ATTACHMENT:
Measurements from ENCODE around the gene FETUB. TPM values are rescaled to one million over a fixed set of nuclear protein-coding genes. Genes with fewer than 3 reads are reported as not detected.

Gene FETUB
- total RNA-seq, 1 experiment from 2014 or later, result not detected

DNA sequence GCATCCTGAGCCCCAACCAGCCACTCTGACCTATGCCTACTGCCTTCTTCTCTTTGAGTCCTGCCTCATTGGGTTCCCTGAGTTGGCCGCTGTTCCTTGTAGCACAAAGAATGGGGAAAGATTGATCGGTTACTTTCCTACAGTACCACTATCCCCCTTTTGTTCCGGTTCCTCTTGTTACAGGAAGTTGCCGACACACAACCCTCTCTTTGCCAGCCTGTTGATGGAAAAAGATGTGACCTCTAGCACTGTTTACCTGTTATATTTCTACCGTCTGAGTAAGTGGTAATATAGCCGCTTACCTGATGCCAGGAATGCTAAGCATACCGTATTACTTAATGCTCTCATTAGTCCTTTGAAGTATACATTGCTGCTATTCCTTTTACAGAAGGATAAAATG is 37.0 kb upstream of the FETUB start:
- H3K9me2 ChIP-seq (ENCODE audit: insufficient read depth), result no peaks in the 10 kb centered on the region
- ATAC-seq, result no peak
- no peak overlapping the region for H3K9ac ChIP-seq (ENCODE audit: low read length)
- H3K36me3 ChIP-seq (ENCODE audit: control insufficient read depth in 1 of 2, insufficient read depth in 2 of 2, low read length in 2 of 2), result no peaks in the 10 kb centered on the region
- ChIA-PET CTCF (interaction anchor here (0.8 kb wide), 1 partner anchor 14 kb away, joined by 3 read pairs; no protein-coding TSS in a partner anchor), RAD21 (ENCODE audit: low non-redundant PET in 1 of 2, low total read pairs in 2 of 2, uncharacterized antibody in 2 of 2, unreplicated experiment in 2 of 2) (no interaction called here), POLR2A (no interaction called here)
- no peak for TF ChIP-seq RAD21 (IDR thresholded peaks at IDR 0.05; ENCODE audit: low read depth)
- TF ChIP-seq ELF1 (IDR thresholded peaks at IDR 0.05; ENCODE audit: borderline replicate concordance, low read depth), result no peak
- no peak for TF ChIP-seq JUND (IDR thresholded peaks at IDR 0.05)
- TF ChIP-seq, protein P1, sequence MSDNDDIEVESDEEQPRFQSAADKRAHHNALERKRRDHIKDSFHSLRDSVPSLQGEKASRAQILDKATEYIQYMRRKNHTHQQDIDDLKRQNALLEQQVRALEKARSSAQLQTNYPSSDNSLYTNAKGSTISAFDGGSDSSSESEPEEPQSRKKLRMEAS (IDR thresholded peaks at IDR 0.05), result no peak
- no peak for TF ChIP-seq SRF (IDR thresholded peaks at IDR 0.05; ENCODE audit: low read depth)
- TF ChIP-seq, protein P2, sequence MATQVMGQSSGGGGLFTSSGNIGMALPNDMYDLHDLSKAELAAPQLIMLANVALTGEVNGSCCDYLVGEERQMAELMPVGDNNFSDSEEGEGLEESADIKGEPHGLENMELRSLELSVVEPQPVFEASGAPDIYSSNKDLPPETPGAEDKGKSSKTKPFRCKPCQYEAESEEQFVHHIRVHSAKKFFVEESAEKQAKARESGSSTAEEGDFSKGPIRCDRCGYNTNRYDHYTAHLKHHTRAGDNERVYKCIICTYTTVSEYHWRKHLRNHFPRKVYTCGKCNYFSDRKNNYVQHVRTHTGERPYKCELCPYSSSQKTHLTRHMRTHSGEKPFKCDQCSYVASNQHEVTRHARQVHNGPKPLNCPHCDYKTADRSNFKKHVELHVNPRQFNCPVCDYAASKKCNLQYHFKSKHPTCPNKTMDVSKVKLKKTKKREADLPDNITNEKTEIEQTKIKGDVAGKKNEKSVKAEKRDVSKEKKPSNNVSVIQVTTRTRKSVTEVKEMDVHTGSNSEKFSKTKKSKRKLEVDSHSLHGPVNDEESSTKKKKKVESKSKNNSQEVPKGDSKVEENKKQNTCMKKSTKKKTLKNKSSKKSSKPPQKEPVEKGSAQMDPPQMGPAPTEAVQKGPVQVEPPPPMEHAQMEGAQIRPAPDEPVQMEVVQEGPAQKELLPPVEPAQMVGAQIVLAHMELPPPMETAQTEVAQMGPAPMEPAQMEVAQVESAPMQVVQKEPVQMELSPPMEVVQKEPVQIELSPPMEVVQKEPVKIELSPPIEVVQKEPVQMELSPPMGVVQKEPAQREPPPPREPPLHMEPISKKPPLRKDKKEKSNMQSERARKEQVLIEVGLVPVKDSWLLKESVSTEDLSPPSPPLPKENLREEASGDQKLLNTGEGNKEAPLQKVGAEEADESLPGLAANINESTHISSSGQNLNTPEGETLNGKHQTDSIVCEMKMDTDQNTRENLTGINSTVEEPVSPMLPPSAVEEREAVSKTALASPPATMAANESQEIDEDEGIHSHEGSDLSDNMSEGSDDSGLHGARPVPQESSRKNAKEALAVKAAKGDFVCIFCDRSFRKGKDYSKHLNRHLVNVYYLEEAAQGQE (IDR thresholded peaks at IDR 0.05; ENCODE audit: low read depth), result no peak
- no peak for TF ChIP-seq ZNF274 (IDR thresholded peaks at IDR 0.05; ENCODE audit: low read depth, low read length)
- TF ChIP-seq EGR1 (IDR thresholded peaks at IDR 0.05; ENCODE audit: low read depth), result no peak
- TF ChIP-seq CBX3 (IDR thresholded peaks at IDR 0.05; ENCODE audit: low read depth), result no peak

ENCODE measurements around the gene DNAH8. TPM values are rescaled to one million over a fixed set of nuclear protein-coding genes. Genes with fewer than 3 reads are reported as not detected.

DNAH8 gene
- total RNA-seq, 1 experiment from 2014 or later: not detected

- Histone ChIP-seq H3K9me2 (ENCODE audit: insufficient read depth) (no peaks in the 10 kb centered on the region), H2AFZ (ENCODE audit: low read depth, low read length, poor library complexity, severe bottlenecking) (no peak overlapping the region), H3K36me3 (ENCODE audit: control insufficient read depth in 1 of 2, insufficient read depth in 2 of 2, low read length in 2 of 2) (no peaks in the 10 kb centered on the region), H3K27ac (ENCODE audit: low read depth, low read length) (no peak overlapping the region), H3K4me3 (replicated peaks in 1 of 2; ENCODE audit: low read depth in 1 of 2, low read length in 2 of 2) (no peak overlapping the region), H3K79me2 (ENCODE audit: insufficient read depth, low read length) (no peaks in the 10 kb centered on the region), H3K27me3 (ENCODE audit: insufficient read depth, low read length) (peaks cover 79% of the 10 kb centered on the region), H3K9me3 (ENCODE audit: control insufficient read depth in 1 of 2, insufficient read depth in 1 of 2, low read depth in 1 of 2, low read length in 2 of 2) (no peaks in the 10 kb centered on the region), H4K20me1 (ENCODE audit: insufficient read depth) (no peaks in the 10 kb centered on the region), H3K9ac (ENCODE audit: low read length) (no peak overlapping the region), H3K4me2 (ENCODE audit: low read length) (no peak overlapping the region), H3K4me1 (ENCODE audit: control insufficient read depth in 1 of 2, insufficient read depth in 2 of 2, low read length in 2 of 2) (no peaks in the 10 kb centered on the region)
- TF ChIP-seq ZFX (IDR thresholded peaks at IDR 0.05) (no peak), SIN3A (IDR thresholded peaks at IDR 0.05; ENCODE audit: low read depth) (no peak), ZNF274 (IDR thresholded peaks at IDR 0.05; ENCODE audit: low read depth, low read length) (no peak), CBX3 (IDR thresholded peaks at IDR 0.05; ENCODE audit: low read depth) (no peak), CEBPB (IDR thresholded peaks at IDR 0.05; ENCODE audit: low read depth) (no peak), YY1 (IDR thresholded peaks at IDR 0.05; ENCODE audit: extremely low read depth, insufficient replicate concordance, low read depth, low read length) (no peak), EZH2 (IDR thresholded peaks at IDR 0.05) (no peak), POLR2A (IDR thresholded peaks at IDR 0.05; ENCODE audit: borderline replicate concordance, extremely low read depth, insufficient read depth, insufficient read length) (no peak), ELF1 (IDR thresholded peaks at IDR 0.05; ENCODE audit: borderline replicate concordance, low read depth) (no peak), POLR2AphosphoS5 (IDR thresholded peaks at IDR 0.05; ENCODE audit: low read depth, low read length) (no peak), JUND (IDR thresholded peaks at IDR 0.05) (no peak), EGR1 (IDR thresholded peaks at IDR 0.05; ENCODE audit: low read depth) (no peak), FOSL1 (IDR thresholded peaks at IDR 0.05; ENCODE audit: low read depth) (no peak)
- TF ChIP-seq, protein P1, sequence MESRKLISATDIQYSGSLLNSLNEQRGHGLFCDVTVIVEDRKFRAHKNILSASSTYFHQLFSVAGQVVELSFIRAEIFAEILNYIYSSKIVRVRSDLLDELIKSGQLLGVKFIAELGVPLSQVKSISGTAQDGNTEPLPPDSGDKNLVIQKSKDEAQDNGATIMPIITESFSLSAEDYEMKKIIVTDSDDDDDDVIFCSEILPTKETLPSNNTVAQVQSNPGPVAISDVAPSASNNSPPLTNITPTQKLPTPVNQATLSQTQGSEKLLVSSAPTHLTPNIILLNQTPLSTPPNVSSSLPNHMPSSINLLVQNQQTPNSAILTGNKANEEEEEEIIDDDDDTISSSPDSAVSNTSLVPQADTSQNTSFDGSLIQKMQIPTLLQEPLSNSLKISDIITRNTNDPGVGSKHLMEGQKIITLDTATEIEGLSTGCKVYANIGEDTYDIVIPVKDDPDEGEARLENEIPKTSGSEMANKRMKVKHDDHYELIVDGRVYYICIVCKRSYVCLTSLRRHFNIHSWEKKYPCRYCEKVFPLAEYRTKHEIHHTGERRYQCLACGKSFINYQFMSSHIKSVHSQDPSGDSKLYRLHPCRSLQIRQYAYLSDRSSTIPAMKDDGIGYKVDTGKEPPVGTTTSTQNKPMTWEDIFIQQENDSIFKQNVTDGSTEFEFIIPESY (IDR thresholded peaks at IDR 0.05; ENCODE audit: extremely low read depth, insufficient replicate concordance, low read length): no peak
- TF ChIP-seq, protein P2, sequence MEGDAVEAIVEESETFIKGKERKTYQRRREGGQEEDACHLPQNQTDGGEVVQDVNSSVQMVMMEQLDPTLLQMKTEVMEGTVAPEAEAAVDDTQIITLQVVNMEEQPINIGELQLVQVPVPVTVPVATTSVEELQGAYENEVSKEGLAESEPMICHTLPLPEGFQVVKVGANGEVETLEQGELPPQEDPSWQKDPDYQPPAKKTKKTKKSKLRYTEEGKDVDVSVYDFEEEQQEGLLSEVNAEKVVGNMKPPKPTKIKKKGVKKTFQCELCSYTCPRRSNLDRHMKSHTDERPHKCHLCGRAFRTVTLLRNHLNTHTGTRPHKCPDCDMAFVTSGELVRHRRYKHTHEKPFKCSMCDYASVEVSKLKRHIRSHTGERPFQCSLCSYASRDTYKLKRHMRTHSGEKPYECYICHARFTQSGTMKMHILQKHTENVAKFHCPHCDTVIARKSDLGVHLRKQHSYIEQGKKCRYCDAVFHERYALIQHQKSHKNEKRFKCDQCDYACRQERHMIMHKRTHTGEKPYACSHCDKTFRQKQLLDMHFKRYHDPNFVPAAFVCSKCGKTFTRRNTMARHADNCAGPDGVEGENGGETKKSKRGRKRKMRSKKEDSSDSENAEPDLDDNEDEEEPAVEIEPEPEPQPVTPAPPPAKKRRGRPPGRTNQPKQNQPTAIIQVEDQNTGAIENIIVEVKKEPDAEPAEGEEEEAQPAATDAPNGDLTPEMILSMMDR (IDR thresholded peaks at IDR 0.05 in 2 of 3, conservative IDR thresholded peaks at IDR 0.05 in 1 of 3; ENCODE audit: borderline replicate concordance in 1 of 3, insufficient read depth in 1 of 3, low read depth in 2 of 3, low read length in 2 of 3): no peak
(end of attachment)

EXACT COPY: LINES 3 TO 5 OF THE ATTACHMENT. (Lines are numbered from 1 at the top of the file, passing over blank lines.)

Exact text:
- total RNA-seq, 1 experiment from 2014 or later, result not detected

DNA sequence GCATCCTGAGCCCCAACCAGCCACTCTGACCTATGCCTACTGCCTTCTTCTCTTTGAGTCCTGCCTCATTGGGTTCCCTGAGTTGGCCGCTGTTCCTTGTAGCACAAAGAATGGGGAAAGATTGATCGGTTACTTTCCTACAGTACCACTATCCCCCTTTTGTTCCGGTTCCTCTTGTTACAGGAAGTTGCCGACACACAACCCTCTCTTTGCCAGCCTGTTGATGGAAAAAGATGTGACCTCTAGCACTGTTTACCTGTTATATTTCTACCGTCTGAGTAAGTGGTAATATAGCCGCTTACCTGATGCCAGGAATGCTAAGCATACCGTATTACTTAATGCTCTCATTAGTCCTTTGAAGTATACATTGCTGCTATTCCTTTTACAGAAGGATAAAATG is 37.0 kb upstream of the FETUB start:
- H3K9me2 ChIP-seq (ENCODE audit: insufficient read depth), result no peaks in the 10 kb centered on the region